Three Little Letters That, When Strung Together, Insult A Nation

A geopolitical language lesson: It's correct to say Ukraine — not the Ukraine. Those three letters make a big difference, and we explain why.

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AUDIE CORNISH, HOST:

With Ukraine struggling for territorial integrity, it may seem trivial to worry about something as mundane as a name.

MELISSA BLOCK, HOST:

But nobody likes being called by the wrong name, and that goes for places as well as people. In the case of Ukraine, it's happened a lot.

(SOUNDBITE OF AUDIO MONTAGE)

PRESIDENT BARACK OBAMA: Don't doubt the bipartisan concern that's been expressed about the situation in the Ukraine. There's something immediately...

JARED LETO: To all the dreamers out there around the world watching this tonight, in places like the Ukraine and Venezuela...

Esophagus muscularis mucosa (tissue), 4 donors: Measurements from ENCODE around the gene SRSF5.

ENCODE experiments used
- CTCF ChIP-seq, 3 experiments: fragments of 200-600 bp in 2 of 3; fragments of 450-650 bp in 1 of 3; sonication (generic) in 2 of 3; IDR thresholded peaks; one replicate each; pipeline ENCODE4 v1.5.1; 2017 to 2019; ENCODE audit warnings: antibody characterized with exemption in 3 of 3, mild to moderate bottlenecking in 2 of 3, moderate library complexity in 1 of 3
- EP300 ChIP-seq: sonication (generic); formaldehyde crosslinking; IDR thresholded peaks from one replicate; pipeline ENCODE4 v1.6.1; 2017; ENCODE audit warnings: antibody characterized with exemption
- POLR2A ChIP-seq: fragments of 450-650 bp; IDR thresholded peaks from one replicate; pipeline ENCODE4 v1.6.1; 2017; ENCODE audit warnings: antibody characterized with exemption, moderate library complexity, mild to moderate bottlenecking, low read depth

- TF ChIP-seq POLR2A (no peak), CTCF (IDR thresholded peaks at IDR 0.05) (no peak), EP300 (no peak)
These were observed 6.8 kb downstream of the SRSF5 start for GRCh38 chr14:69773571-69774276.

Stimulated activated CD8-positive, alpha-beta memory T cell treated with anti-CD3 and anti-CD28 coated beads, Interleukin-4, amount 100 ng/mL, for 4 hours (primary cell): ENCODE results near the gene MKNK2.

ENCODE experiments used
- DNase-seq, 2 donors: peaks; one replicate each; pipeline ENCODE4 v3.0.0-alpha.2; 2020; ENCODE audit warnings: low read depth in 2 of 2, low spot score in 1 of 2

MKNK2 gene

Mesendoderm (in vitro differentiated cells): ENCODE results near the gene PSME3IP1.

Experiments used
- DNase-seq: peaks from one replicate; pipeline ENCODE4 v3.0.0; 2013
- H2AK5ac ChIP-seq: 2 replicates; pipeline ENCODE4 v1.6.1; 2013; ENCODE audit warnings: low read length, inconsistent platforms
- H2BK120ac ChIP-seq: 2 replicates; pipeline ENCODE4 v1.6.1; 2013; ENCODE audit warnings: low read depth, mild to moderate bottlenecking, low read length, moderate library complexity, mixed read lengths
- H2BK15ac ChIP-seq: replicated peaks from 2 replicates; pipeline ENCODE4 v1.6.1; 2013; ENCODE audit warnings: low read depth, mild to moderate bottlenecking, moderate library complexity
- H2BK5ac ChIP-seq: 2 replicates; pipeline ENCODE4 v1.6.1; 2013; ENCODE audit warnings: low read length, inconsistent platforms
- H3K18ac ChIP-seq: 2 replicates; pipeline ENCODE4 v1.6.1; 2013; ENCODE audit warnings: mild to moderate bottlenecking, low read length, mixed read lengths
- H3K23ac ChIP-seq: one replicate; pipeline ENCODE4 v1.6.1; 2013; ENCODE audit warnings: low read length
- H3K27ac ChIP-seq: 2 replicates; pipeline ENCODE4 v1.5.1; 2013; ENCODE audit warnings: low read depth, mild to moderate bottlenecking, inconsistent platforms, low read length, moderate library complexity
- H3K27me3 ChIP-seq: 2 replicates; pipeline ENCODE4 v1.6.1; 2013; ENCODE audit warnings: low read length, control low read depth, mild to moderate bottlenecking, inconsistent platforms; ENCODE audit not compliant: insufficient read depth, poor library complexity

WAYNE KNIGHT: (As Newman) I still have armies in the Ukraine.

(LAUGHTER)

MICHAEL RICHARDS: (As Kramer) The Ukraine...

BLOCK: That was President Obama, actor Jared Leto and the characters Newman and Kramer from "Seinfeld," all bungling the country's name.

CORNISH: The Ukraine is a common construction, but it's wrong. That nation's constitution clearly names it as Ukraine. And the insertion of that definite article definitely bothers some people.

PETER FEDYNSKY: When people say the Ukraine, I feel somehow a little twinge.

BLOCK: Ukrainian-American translator Peter Fedynsky says the "the" is demeaning. The confusion, he says, stems from the root word for Ukraine: krai.

FEDYNSKY: Krai can mean land, it can be country, it can be edge; it may mean borderland.

BLOCK: And that's why in Soviet times and earlier, referring to the Ukraine, or the borderland, was common.

CORNISH: Today, Fedynsky says those three letters make a big difference to Ukrainians.

FEDYNSKY: Well, language is a powerful thing, and it creates certain impressions. And if you attach "the" to the name of the country, you diminish its value; and you question its independence, and take for granted that it belongs to someone else. Well, it doesn't.

BLOCK: Of course, to confuse matters, some countries do embrace the "the," for example, the Philippines and the United States.

CORNISH: But to recap, Ukraine is the country. The Ukraine, that's just a mistake.

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